Conclusion: We can conclude that there is no percievable performance difference between these two alternate approaches of using a guarding-if-block or not using it when the string to be logged is already available in the scope. That is, when there is no performance cost of creating a new object when logging, using an extra if does not help much. This observation is true irrespective of when logging is enabled or disabled.

Let us now check if unparameterized logging makes any difference.

Comparison B: Parameterized vs Unparameterized Logging with Strings

The code snippets that I was comparing are here:

Code snippet 1: Here we are using unparameterized logging construct. The logging level is set to error always, so debug logging is disabled.

// Log level is set to Error. So debug should not be logged. This is equivalent of logging disabled.
logger.debug("This is logging unparameterized" + loggingString);

vs

Code snippet 2: Here we are using unparameterized logging construct and also making sure that logging happens by using error logging. Logging level is set to debug so error logging will result in actual logging.

// Log level is set to Error. So error should be logged.
logger.error("This is unparameterized with string concatanation" + loggingString);

vs

Code snippet 3: Parameterized logging. The logging level is set to error always, so debug logging is disabled.

// Log level is set to Error. So debug should not be logged. This is equivalent of logging disabled.
logger.debug("{}", loggingString);

Code snippet 4: Parameterized logging.The logging level is set to error always, so error logging is effective in this case.

// Log level is set to Error. So error should be logged.
logger.error("{}", loggingString);

Results

Logging Test Case Parameterized Static String Logging Un-Parameterized Logging (String concatanation)
Logging Enabled 480 ms 445 ms
Logging Disabled 5 ms 15 ms

Conclusion: Parameterized logging makes a HUGE difference for the case when logging is disabled. This is because when logging is disabled the string concatanation time is saved in the case of parameterized logging. (Code snippet 1) . This is exactly what is also claimed by the slf4j FAQ site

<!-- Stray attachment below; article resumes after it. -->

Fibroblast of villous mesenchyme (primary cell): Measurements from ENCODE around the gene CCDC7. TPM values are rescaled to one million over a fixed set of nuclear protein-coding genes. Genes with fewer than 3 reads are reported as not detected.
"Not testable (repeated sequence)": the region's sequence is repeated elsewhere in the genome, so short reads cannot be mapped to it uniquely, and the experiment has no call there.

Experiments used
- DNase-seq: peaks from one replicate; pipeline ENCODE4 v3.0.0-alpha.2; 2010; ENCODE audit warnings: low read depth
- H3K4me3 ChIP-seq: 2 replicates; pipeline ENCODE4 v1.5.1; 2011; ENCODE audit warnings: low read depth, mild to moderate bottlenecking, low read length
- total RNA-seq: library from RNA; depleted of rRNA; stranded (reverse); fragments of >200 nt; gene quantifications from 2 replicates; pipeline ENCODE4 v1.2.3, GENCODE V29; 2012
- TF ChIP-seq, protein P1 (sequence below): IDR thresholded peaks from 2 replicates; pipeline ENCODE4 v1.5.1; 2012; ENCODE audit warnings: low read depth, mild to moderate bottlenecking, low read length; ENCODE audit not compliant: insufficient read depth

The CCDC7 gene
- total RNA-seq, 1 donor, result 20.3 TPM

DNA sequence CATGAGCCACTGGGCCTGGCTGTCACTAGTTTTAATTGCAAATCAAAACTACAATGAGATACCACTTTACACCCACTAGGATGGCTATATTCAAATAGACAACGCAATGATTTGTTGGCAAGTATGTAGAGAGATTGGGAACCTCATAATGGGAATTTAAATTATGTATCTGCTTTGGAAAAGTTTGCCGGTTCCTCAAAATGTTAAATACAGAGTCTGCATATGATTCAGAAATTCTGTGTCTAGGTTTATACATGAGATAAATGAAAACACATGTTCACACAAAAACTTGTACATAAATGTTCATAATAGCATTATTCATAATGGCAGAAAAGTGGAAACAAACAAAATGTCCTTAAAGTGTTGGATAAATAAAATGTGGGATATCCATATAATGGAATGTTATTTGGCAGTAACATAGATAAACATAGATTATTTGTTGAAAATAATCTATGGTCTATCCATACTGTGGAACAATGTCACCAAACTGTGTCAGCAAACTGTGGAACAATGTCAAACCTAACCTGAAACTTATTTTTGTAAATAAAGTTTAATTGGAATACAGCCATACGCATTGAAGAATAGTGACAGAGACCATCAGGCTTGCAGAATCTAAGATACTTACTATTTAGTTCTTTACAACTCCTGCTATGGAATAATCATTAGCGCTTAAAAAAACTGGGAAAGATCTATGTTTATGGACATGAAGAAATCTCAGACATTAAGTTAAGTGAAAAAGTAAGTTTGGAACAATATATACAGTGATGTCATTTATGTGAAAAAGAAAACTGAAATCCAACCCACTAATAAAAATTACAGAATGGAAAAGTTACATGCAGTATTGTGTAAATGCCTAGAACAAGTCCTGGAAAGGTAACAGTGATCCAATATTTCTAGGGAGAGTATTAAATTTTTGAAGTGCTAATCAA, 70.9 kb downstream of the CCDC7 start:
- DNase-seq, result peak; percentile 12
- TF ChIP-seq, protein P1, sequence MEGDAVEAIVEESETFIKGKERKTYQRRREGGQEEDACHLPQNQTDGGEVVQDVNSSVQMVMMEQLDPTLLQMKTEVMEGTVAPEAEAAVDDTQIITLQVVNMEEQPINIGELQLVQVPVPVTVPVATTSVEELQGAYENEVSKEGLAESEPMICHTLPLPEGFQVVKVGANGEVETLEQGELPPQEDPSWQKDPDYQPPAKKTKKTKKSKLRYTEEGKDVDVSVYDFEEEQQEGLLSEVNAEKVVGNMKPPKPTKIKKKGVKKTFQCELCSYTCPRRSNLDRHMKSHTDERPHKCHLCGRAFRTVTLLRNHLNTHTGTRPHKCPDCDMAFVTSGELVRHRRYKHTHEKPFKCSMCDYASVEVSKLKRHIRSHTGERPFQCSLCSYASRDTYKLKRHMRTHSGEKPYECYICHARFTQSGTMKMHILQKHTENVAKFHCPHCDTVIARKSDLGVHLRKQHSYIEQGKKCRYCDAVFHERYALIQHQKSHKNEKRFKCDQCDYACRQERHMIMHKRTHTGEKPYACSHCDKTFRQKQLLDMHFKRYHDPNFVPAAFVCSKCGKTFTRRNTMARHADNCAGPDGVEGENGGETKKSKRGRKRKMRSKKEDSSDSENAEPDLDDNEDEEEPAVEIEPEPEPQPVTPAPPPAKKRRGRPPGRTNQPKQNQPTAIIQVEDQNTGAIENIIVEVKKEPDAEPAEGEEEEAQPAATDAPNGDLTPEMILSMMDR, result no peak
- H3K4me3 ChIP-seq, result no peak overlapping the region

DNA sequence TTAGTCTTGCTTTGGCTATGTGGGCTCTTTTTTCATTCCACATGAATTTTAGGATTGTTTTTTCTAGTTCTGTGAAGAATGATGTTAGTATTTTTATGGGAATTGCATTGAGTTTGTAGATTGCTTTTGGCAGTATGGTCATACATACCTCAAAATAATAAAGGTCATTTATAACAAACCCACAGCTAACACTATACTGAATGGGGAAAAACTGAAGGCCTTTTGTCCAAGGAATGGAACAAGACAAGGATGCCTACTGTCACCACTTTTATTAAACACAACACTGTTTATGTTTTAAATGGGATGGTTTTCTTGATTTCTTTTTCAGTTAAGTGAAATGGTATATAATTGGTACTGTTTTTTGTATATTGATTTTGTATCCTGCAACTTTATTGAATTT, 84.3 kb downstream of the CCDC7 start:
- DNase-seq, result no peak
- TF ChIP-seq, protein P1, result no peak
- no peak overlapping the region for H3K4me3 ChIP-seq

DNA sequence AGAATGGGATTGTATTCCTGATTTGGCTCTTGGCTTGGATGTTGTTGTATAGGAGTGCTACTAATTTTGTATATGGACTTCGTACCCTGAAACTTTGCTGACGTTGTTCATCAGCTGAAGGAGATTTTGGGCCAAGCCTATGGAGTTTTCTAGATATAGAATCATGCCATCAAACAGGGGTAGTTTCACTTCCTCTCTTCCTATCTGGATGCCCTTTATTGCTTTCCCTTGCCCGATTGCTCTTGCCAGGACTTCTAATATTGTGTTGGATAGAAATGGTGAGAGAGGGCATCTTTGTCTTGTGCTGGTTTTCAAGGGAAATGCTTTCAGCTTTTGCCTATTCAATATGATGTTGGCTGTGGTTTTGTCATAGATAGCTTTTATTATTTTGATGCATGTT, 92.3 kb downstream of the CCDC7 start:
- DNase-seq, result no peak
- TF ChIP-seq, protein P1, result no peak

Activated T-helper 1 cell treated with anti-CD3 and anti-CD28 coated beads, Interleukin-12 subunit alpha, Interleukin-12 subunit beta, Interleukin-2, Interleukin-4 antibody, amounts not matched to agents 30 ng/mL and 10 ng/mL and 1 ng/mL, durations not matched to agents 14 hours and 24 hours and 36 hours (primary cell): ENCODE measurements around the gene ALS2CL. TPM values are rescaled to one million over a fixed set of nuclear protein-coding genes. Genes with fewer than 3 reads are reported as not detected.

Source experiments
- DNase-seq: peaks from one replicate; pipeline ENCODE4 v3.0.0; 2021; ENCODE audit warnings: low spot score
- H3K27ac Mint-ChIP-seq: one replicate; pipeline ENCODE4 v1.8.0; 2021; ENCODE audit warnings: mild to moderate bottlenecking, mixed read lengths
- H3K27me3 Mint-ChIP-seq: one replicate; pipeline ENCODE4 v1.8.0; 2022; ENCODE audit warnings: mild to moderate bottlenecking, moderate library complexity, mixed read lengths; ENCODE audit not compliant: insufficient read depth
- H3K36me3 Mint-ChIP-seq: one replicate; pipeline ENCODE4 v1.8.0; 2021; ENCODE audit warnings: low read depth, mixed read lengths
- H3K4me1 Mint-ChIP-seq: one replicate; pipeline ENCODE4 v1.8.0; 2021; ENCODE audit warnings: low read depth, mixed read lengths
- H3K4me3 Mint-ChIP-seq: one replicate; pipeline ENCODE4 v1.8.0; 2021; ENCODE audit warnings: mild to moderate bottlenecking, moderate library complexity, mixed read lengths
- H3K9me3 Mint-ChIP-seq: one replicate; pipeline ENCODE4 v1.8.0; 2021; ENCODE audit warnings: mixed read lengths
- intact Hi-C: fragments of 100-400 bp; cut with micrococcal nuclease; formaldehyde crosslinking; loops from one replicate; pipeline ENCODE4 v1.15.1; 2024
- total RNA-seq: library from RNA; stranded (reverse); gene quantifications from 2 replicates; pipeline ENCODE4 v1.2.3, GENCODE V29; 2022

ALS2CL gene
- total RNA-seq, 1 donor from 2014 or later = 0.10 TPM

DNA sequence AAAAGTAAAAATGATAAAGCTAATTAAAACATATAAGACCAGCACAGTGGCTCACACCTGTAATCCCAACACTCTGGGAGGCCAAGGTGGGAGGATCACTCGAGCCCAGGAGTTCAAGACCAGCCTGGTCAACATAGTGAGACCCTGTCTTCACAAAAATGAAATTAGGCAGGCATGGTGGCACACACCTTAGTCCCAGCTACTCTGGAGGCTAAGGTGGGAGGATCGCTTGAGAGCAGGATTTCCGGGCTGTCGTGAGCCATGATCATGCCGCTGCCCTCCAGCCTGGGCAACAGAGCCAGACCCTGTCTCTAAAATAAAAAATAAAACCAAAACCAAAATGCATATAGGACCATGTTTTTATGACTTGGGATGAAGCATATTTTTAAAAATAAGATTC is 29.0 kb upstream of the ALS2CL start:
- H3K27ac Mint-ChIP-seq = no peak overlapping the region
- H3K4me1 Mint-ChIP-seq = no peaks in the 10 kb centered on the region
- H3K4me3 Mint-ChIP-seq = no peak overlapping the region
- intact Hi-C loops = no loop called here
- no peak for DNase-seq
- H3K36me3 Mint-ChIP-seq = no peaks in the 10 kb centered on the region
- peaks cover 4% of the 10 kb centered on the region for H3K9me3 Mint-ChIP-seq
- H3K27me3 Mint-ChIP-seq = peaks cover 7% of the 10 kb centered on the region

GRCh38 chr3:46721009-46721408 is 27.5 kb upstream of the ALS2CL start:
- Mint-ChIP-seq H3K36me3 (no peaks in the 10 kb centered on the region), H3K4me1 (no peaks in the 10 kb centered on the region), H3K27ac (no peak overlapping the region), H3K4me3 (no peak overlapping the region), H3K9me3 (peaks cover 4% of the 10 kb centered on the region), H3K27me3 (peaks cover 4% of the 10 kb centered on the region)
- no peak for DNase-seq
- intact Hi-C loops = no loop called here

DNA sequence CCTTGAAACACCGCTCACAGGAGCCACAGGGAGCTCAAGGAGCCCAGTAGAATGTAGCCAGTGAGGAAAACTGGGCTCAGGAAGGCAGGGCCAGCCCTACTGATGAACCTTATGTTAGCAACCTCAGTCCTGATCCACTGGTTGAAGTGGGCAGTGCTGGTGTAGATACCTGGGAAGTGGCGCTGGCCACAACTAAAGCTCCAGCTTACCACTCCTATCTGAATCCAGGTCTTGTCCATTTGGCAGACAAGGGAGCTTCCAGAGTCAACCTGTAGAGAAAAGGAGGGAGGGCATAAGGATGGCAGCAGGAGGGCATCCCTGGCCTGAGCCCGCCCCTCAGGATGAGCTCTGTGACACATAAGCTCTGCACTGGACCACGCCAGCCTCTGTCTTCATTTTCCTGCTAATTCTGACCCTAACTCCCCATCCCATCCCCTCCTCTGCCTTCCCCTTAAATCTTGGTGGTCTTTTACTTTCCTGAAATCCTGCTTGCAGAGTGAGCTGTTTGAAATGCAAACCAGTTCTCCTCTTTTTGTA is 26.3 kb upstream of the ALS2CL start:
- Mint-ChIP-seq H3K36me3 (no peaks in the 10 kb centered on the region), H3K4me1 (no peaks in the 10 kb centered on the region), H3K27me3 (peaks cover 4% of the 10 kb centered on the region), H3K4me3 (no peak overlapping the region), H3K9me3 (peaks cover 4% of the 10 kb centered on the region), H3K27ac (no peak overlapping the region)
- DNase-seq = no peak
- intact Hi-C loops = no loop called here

Logging constructed objects.

Now we will repeat the above two scenarios with a slight modification. In stead of static String which already existed in the scope, we would construct an object, obtain a String representatoin and send it to the logging statement, in-line. Here is an example:

# Unparameterized version
logger.error("Object Error" + (new BigInteger(130, new SecureRandom()).toString(32))); 

# Parameterized version
logger.error("Object Error {} ", (new BigInteger(130, new SecureRandom()).toString(32)));

As you can see, I have created some additional computation load on the logging statement.

Results

Logging Test Case Unparameterized Object Logging with if if-block >>Parameterized Object Logging with if-block<< Unparameterized Object Logging without if if-block Parameterized Object Logging without if if-block
Logging Enabled 997 ms 998 ms 933 ms 980 ms
Logging Disabled 5 ms 4 ms 433 ms 474 ms

Putting it all together

So considering all the cases above, it is clear that Parameterized logging with a guarding if-block is the best approach with slf4j library. This approach would provide best average performance for both the cases of logger-enabled or logger-disabled. Like below

if (logger.isDebugEnabled()) {               
    logger.debug(&quot;Object Debug {}&quot;, (new BigInteger(130, new SecureRandom()).toString(32)));
}